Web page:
Tag Archives: Jeff Smith

Hurricane Sandy

Dozens of Legates in the Northeast rely on faith through devastation and rebuilding . . .

cover-july-aug

When Hurricane Sandy ravaged the Atlantic Seaboard last October, Stephen Antaki and his family fled their Massapequa, N.Y., home, fully expecting to return the next day.

“We figured we would go, come back and be fine,” said Antaki, a member of Legatus’ Long Island Chapter. After all, in 2011, despite dire warnings about Hurricane Irene, their neighborhood and others emerged unscathed.

Superstorm

This time, however, the Antakis and thousands of other New York and New Jersey residents returned home to devastation.

“Two-and-a-half to three feet of water came in — just enough to ruin everything,” Antaki said. For four months, while their home was being restored, he and his wife and sons stayed with his father in a 1,200-square-foot retirement home — a space smaller than the first floor of their own house. They finally moved back in March.

“The worst part of the restoration, believe it or not, was dealing with my own ignorance in this type of matter,” said Antaki, an accountant who said he was accustomed to pushing paper, but not managing a construction project. “I didn’t know what to do first.”

Superstorm Sandy, which barreled into the northeast coast on Oct. 29, was the second-costliest hurricane in U.S. history, causing $71 billion in damage. It was the largest Atlantic hurricane on record, with winds spanning 1,100 miles in diameter.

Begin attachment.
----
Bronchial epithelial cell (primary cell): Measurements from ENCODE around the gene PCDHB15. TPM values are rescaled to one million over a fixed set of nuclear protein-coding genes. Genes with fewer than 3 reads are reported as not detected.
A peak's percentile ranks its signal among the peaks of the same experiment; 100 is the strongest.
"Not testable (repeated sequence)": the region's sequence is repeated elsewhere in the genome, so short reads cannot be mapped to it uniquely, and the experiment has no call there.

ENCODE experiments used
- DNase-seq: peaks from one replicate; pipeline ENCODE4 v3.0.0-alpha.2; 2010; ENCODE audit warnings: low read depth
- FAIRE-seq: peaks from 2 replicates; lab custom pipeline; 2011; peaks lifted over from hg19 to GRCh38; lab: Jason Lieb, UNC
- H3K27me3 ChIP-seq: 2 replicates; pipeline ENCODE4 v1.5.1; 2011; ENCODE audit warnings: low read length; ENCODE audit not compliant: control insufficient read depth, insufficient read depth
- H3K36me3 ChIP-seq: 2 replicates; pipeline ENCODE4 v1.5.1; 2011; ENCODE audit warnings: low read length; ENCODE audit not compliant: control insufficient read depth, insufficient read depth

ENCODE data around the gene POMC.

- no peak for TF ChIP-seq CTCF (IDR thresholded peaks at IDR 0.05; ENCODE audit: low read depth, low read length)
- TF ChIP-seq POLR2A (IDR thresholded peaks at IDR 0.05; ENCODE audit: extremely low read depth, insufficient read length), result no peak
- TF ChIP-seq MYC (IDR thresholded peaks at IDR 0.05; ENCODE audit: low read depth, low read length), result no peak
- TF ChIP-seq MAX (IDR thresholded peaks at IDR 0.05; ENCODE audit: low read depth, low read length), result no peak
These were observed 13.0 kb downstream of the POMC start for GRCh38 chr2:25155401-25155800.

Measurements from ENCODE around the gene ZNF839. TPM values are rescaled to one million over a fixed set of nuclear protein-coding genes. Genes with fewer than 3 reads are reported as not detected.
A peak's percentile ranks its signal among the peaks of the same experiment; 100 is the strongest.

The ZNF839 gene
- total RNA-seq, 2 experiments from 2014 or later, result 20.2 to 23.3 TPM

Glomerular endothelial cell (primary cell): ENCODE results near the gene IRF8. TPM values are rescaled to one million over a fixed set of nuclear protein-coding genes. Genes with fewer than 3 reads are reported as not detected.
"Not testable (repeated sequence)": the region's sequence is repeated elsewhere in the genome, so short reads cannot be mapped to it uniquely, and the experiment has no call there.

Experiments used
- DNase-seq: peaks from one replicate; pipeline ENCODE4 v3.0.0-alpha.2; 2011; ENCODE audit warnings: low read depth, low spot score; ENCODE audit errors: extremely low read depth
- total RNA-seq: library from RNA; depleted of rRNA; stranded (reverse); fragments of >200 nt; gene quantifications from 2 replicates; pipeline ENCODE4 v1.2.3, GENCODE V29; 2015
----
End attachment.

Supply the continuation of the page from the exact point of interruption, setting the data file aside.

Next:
Other Legates in New York and New Jersey — along with the Legatus’ Northeast Region director — had similar experiences.

After what seemed to many like an overreaction to Hurricane Irene in 2011, Jeff Smith, president of Legatus’ New York  City Chapter, wasn’t about to vacate his Manhattan apartment — even though it was in the city’s largest evacuation zone. At the last minute, he decided to go to Harlem where friends were having a hurricane party. He ended up staying a week.

“The hurricane came and the water, I’m told by my neighbors, was chest high on our street — and high enough that it blew out a nearby power station,” Smith recalled. “The electricity was out in our neighborhood for a week.”